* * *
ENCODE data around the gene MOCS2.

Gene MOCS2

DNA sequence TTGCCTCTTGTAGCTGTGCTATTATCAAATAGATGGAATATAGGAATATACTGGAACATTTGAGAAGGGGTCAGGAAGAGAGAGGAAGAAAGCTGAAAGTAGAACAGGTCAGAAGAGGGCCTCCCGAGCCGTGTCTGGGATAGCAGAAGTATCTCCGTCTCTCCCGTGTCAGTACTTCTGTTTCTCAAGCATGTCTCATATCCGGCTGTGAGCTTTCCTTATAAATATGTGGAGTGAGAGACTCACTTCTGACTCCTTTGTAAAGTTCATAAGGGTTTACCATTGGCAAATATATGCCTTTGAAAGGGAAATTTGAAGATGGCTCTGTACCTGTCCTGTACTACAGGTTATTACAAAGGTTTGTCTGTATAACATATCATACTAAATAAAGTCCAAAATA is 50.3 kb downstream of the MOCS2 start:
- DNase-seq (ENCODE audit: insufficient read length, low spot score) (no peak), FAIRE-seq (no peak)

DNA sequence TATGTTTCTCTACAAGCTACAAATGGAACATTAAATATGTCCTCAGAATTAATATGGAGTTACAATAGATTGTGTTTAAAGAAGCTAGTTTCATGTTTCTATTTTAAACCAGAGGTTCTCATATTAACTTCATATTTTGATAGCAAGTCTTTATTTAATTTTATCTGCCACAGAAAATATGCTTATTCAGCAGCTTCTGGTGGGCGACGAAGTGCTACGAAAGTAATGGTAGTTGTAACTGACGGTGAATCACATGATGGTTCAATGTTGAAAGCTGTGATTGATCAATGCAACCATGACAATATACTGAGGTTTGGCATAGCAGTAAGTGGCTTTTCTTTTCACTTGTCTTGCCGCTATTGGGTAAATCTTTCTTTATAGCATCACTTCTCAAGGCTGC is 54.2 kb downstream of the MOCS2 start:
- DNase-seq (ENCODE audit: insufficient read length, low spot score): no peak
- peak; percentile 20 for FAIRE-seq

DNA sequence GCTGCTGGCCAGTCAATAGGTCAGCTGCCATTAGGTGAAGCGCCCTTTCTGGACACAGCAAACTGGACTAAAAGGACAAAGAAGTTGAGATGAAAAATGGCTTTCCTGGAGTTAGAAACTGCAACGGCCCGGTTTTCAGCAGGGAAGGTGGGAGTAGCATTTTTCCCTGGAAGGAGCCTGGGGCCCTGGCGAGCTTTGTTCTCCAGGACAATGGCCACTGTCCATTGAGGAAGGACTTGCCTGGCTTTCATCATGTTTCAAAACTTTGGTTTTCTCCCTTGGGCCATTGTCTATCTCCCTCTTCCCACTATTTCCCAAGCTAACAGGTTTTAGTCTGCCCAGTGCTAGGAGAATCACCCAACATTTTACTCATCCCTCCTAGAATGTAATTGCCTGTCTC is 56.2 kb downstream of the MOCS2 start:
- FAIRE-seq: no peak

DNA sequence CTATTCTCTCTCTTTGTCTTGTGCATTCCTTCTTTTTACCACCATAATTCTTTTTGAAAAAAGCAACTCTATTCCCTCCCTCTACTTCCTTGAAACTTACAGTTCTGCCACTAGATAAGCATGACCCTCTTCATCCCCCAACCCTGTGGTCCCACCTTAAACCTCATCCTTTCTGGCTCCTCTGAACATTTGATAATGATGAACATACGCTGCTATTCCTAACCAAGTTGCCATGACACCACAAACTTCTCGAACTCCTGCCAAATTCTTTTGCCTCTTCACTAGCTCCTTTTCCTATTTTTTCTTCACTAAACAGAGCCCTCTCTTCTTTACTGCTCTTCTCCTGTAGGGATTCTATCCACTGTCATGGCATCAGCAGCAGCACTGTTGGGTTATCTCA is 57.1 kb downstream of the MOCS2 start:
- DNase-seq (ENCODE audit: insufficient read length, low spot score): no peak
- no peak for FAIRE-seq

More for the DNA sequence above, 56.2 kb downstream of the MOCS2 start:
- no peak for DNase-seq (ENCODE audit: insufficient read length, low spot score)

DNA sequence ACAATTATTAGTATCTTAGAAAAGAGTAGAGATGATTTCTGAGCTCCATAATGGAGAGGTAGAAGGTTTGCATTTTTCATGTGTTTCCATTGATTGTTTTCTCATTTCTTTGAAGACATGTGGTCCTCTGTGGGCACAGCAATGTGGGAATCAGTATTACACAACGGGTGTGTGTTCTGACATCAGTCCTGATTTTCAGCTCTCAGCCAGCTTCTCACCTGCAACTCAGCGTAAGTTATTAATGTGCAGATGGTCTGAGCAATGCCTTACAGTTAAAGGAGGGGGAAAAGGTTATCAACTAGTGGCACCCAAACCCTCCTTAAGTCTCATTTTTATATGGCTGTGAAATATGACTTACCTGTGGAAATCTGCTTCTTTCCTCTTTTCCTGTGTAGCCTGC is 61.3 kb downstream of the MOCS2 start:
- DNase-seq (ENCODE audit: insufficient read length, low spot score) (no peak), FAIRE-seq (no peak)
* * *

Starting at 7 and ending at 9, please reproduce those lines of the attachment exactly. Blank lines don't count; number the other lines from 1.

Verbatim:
- peak; percentile 20 for FAIRE-seq

DNA sequence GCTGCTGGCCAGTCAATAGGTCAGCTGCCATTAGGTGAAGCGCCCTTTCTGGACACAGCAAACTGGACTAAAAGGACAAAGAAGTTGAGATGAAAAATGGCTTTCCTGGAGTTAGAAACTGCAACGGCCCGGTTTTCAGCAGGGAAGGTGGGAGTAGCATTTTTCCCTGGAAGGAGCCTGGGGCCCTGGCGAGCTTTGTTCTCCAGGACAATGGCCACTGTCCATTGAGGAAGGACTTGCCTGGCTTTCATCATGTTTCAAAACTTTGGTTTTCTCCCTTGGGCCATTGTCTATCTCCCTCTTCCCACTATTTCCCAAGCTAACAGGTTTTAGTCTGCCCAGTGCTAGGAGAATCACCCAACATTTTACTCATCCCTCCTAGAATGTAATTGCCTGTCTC is 56.2 kb downstream of the MOCS2 start:
- FAIRE-seq: no peak